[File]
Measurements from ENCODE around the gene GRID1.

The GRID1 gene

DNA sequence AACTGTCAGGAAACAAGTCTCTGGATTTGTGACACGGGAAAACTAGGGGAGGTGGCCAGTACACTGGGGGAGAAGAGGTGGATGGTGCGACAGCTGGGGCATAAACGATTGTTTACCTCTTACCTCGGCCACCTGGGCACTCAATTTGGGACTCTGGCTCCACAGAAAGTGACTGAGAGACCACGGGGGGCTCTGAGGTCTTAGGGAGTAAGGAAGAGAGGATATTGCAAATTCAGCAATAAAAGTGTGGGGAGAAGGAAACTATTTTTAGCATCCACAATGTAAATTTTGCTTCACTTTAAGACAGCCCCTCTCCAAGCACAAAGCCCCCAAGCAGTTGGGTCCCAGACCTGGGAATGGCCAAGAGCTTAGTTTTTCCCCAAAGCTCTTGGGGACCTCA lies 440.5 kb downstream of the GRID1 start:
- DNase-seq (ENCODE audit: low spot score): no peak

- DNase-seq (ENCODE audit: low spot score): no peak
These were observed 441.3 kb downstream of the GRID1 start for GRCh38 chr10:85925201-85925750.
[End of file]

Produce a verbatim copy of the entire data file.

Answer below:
Measurements from ENCODE around the gene GRID1.

The GRID1 gene

DNA sequence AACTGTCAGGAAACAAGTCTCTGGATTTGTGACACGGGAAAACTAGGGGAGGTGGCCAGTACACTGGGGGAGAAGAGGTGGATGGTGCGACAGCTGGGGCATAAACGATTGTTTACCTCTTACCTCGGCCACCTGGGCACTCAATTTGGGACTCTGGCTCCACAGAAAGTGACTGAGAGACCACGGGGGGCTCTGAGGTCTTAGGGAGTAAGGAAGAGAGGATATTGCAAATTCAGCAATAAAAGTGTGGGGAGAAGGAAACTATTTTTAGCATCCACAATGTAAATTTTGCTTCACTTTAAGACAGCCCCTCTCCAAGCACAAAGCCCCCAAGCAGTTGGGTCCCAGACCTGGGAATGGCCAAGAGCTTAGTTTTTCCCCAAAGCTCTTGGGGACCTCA lies 440.5 kb downstream of the GRID1 start:
- DNase-seq (ENCODE audit: low spot score): no peak

- DNase-seq (ENCODE audit: low spot score): no peak
These were observed 441.3 kb downstream of the GRID1 start for GRCh38 chr10:85925201-85925750.